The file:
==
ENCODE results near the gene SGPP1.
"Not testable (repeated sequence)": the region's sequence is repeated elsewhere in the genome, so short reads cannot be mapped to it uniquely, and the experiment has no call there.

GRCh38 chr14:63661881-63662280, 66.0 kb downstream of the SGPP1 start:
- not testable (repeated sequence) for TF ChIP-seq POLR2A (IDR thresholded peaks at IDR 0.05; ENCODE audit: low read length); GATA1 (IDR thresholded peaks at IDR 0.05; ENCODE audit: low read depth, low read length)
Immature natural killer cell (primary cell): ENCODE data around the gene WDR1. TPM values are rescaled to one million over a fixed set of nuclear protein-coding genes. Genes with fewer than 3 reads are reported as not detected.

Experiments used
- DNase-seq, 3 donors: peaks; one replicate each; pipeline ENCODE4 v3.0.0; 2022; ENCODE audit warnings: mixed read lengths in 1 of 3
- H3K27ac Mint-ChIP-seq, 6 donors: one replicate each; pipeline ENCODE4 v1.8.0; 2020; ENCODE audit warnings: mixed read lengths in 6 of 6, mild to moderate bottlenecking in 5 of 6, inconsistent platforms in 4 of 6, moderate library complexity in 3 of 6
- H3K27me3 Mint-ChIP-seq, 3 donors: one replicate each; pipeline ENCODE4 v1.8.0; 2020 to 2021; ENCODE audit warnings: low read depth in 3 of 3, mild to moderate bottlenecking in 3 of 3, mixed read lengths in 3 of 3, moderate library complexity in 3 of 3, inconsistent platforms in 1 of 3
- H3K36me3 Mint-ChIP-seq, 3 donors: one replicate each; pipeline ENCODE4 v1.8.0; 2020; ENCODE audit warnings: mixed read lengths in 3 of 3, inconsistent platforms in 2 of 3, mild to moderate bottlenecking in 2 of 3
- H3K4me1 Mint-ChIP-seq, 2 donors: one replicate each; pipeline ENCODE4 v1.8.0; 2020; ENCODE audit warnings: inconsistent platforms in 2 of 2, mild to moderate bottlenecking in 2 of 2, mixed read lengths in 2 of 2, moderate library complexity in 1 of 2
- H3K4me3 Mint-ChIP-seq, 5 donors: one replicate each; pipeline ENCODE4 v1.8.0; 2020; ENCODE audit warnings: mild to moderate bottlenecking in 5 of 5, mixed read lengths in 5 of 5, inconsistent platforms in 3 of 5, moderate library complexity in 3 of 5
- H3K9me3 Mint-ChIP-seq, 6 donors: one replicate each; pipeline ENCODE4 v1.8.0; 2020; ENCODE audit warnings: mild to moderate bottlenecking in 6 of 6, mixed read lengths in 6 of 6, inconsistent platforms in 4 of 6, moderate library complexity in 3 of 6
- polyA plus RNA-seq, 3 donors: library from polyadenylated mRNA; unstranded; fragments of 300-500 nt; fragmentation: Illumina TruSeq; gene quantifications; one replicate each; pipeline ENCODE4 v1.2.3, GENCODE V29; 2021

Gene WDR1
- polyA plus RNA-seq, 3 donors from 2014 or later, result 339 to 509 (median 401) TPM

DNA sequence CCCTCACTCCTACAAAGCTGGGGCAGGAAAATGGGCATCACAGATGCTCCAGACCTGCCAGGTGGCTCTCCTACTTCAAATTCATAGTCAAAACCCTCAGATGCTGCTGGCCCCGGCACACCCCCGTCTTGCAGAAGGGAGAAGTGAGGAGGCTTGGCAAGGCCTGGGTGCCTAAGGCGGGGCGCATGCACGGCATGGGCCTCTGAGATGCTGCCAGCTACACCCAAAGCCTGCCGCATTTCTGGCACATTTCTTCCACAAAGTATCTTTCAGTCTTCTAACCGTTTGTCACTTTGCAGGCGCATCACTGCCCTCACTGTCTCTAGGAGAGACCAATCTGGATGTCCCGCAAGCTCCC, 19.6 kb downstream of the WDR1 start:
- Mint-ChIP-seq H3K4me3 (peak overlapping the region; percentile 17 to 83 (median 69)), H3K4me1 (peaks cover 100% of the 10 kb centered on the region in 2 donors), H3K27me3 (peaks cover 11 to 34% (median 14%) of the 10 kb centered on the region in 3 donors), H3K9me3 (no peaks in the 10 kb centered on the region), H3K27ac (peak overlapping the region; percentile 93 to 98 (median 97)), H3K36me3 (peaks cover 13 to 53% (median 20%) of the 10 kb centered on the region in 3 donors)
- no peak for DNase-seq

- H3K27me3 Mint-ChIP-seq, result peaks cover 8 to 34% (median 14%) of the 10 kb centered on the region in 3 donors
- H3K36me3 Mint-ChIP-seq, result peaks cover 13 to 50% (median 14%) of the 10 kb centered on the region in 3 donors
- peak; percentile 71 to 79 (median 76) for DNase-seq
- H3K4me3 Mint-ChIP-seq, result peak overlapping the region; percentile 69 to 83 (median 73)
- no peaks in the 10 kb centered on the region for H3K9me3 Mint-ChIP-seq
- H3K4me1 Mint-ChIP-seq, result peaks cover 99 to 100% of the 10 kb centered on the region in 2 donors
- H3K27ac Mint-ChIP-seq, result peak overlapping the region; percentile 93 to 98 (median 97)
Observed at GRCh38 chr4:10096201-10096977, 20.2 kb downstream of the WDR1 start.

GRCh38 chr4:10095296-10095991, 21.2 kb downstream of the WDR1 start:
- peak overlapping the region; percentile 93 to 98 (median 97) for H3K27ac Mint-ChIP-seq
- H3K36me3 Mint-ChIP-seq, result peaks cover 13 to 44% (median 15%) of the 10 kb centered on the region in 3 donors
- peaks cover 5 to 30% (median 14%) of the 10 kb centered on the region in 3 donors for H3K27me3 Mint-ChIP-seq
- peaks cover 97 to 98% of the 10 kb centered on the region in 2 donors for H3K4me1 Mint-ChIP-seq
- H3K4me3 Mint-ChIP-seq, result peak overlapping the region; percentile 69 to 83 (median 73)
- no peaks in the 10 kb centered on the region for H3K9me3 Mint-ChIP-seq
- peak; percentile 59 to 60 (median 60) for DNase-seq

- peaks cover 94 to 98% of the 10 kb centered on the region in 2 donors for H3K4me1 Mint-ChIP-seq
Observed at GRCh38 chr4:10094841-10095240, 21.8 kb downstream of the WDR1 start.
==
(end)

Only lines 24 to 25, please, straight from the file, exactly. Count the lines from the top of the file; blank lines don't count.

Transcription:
- no peaks in the 10 kb centered on the region for H3K9me3 Mint-ChIP-seq
- H3K4me1 Mint-ChIP-seq, result peaks cover 99 to 100% of the 10 kb centered on the region in 2 donors